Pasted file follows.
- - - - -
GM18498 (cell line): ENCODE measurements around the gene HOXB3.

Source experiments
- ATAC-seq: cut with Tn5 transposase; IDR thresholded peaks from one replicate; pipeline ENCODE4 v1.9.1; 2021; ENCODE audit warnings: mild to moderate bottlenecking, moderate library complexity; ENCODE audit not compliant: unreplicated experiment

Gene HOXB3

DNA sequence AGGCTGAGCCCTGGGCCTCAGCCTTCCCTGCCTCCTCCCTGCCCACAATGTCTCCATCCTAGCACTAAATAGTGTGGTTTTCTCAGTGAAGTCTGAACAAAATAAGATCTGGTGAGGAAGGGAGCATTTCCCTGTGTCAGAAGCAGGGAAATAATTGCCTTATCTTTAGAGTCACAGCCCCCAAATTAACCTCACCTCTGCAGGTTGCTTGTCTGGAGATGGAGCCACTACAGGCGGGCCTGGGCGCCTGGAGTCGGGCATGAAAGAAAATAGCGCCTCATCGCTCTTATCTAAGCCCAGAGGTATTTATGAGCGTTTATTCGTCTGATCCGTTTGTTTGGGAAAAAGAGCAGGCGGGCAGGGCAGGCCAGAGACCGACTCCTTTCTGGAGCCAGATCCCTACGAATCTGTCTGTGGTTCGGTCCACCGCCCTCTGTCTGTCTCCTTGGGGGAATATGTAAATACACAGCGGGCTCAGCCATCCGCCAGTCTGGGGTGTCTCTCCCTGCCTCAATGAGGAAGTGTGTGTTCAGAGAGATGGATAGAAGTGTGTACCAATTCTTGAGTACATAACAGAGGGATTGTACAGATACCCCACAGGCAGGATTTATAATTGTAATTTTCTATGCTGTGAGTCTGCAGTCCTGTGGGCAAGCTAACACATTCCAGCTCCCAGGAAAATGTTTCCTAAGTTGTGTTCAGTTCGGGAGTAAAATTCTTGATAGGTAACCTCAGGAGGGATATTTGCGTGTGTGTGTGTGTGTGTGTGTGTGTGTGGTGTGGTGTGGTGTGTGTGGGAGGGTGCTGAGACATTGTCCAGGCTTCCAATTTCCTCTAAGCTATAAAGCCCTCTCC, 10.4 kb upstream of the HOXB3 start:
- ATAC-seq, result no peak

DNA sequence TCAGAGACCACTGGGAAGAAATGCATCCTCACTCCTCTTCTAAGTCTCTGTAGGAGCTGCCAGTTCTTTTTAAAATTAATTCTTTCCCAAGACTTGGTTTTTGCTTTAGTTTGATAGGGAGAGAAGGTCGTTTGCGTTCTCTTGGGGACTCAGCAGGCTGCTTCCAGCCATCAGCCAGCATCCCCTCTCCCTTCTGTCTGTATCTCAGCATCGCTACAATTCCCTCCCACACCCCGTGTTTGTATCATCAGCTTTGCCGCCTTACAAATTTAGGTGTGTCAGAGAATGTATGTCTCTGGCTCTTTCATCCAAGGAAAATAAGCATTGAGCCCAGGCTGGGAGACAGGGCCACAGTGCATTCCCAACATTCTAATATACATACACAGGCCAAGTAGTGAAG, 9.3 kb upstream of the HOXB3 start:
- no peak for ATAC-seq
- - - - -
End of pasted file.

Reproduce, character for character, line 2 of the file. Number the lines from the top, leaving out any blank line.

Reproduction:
Source experiments